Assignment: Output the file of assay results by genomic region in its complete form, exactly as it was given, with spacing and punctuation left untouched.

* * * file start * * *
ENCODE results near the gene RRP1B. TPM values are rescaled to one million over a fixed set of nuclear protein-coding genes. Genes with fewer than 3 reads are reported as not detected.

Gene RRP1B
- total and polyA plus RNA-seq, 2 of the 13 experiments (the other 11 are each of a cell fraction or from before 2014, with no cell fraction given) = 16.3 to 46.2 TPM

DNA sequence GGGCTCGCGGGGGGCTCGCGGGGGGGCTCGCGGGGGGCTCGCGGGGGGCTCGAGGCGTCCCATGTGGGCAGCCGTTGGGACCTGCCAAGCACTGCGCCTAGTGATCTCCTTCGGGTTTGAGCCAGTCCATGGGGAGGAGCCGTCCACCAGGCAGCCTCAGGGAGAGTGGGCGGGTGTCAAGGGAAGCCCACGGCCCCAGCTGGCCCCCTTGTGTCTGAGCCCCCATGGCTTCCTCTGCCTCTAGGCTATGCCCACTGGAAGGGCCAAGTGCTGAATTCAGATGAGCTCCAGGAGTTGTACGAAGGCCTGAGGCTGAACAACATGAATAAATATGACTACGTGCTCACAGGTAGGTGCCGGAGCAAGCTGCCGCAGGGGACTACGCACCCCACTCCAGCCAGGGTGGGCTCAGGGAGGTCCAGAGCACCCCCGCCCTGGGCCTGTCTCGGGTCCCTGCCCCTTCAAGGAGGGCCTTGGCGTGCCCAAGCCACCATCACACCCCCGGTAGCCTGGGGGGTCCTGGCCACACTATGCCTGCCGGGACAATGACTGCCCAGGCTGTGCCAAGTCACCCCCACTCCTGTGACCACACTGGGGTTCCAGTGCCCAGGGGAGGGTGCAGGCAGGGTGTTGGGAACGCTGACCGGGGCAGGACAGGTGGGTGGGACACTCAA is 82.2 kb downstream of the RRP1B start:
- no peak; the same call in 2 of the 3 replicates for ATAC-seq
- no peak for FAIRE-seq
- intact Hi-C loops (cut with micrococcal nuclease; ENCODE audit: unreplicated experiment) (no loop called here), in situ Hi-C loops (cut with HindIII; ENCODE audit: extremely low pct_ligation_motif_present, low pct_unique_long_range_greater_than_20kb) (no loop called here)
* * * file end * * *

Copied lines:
ENCODE results near the gene RRP1B. TPM values are rescaled to one million over a fixed set of nuclear protein-coding genes. Genes with fewer than 3 reads are reported as not detected.

Gene RRP1B
- total and polyA plus RNA-seq, 2 of the 13 experiments (the other 11 are each of a cell fraction or from before 2014, with no cell fraction given) = 16.3 to 46.2 TPM

DNA sequence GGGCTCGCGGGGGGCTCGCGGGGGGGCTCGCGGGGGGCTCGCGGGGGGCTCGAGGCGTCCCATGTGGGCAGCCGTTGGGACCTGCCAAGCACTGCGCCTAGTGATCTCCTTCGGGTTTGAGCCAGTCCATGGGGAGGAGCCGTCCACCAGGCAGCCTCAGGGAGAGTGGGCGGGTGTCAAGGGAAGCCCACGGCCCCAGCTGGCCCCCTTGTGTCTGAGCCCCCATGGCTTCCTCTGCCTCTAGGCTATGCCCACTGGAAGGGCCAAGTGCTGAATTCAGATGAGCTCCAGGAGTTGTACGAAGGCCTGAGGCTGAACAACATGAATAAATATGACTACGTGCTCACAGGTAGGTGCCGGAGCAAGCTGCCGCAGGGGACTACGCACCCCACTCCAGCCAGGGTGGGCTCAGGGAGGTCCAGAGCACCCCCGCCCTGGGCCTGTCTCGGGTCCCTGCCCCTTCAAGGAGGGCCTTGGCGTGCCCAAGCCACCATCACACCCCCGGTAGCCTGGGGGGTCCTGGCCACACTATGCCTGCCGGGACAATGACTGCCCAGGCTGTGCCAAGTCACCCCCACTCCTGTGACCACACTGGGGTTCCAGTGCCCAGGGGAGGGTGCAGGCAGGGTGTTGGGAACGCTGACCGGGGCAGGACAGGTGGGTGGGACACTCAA is 82.2 kb downstream of the RRP1B start:
- no peak; the same call in 2 of the 3 replicates for ATAC-seq
- no peak for FAIRE-seq
- intact Hi-C loops (cut with micrococcal nuclease; ENCODE audit: unreplicated experiment) (no loop called here), in situ Hi-C loops (cut with HindIII; ENCODE audit: extremely low pct_ligation_motif_present, low pct_unique_long_range_greater_than_20kb) (no loop called here)